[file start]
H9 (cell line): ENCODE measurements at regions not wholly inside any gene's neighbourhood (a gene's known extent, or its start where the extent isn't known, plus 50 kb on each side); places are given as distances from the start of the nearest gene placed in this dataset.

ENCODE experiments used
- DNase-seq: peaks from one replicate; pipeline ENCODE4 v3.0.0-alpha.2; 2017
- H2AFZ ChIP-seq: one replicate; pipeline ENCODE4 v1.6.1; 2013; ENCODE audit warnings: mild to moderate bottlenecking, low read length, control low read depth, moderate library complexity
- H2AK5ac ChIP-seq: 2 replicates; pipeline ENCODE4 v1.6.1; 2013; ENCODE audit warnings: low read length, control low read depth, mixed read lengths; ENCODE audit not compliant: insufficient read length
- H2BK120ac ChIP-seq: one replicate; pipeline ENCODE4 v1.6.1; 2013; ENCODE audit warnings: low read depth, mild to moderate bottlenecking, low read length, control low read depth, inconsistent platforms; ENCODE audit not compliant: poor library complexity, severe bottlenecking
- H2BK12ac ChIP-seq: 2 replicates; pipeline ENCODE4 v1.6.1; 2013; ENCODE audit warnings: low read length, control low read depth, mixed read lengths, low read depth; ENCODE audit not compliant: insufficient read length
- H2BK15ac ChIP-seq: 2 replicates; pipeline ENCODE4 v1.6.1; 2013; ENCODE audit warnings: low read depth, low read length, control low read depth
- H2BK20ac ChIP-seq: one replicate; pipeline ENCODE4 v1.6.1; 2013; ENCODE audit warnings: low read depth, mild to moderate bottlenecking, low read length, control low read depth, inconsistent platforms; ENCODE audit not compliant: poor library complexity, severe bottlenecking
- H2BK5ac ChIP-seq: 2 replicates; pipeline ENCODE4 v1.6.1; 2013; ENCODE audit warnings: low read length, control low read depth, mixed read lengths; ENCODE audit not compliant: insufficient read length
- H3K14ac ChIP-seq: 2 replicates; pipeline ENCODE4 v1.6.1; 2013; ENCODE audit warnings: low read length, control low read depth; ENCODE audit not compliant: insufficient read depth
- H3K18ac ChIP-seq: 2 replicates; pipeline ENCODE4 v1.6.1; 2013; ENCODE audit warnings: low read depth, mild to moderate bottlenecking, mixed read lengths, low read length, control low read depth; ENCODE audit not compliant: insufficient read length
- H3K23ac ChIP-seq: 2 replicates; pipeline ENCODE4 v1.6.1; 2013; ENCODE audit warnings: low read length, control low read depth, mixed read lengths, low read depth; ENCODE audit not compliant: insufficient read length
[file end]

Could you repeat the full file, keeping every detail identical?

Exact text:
H9 (cell line): ENCODE measurements at regions not wholly inside any gene's neighbourhood (a gene's known extent, or its start where the extent isn't known, plus 50 kb on each side); places are given as distances from the start of the nearest gene placed in this dataset.

ENCODE experiments used
- DNase-seq: peaks from one replicate; pipeline ENCODE4 v3.0.0-alpha.2; 2017
- H2AFZ ChIP-seq: one replicate; pipeline ENCODE4 v1.6.1; 2013; ENCODE audit warnings: mild to moderate bottlenecking, low read length, control low read depth, moderate library complexity
- H2AK5ac ChIP-seq: 2 replicates; pipeline ENCODE4 v1.6.1; 2013; ENCODE audit warnings: low read length, control low read depth, mixed read lengths; ENCODE audit not compliant: insufficient read length
- H2BK120ac ChIP-seq: one replicate; pipeline ENCODE4 v1.6.1; 2013; ENCODE audit warnings: low read depth, mild to moderate bottlenecking, low read length, control low read depth, inconsistent platforms; ENCODE audit not compliant: poor library complexity, severe bottlenecking
- H2BK12ac ChIP-seq: 2 replicates; pipeline ENCODE4 v1.6.1; 2013; ENCODE audit warnings: low read length, control low read depth, mixed read lengths, low read depth; ENCODE audit not compliant: insufficient read length
- H2BK15ac ChIP-seq: 2 replicates; pipeline ENCODE4 v1.6.1; 2013; ENCODE audit warnings: low read depth, low read length, control low read depth
- H2BK20ac ChIP-seq: one replicate; pipeline ENCODE4 v1.6.1; 2013; ENCODE audit warnings: low read depth, mild to moderate bottlenecking, low read length, control low read depth, inconsistent platforms; ENCODE audit not compliant: poor library complexity, severe bottlenecking
- H2BK5ac ChIP-seq: 2 replicates; pipeline ENCODE4 v1.6.1; 2013; ENCODE audit warnings: low read length, control low read depth, mixed read lengths; ENCODE audit not compliant: insufficient read length
- H3K14ac ChIP-seq: 2 replicates; pipeline ENCODE4 v1.6.1; 2013; ENCODE audit warnings: low read length, control low read depth; ENCODE audit not compliant: insufficient read depth
- H3K18ac ChIP-seq: 2 replicates; pipeline ENCODE4 v1.6.1; 2013; ENCODE audit warnings: low read depth, mild to moderate bottlenecking, mixed read lengths, low read length, control low read depth; ENCODE audit not compliant: insufficient read length
- H3K23ac ChIP-seq: 2 replicates; pipeline ENCODE4 v1.6.1; 2013; ENCODE audit warnings: low read length, control low read depth, mixed read lengths, low read depth; ENCODE audit not compliant: insufficient read length